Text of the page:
Take six large mealy potatoes, sliced and soaked an hour. Add one onion, sliced and tied in a rag, a quart of milk, and a quarter of a pound of salt pork cut in slices. Boil three quarters of an hour, and then add a table-spoonful of melted butter and a well-beaten egg, mixed in a cup of milk. This is a favorite soup with many, and easily made. Some omit the pork, and use salt and pepper to flavor it, and add one well beaten egg.
This is very nice made with sweet corn put into seasoned soup stock.
Put three pounds of beef and one chopped onion, tied in a rag, to three quarts of cold water. Simmer till the meat is very soft - say four hours; then add three tea-spoonfuls of salt, as much sugar, and half a tea-spoonful of pepper. Any other flavors may be added to suit the taste. Strain the soup, and save the meat for mince-meat or hash. Half a dozen sliced tomatoes will much improve this. Some would thicken with three or four tea-spoonfuls of potato-starch or flour.
The following is a specimen of soups that are most stylish, rich, and demand most care in preparation:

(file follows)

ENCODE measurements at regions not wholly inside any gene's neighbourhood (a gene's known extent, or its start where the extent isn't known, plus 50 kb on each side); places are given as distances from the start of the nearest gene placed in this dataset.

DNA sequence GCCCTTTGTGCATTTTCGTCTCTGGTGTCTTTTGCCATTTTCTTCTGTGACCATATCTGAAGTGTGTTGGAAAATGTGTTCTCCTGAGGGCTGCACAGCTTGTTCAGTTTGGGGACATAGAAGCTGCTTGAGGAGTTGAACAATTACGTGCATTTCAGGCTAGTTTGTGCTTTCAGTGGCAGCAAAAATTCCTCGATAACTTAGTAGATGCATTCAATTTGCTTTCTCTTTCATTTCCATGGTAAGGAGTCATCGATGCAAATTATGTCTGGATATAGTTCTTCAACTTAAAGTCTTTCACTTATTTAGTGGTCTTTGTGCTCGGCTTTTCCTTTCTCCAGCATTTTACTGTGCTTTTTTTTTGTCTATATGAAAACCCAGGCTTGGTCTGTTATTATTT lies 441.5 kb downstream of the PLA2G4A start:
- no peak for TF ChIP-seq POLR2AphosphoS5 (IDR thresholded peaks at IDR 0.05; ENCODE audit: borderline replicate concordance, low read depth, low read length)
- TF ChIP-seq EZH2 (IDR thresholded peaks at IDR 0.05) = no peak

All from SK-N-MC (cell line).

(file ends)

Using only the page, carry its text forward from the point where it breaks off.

Simmer six pounds of beef for six hours in six quarts of water, using the bones, broken in small pieces. Cool it, and take off the fat. Next day, an hour before dinner, take out the meat to use for hash or mince-meat, heat the liquor, throw in some salt to raise the scum, and skim it well. Then slice small, and boil in very little water, these vegetables: two turnips, two carrots, one head of celery, one quart of tomatoes, half a head of small white cabbage, one pint of green corn or Shaker corn, soaked over night. Cook the cabbage in two waters, throwing away the first. Boil the soup half an hour after these are put in. Season with salt, pepper, mace, and wine to suit the taste.
Boil the pods an hour in a gallon of water. Strain the liquor, and put into it four pounds of beef or mutton, and simmer one hour. Then add half the peas contained in half a peck of pods, and boil half an hour; then thicken with two great spoonfuls of flour, and season with salt and pepper. Three tomatoes, sliced, improve this.
Soak the beans, if dry, over night, and then boil till soft. Then strain them through a colander; and to each quart of liquor add a tea-spoonful of sugar, a tea-spoonful of salt, and a salt-spoonful of pepper. Add a beaten egg, a tea-cup of milk, and two spoonfuls of butter. A sliced onion improves it for some, and not for others; also, half the juice of a lemon when taken up. Canned sweet-corn, or common corn with sugar added, makes good succotash for winter.
Wash and boil the clams till they come out of their shells easily; then chop them, and put them back into the liquor, which should first be strained. Add a tea-cup of milk for each quart of soup; thicken with a little flour, into which has been worked as much butter as it will hold, and season with salt and pepper to suit the taste.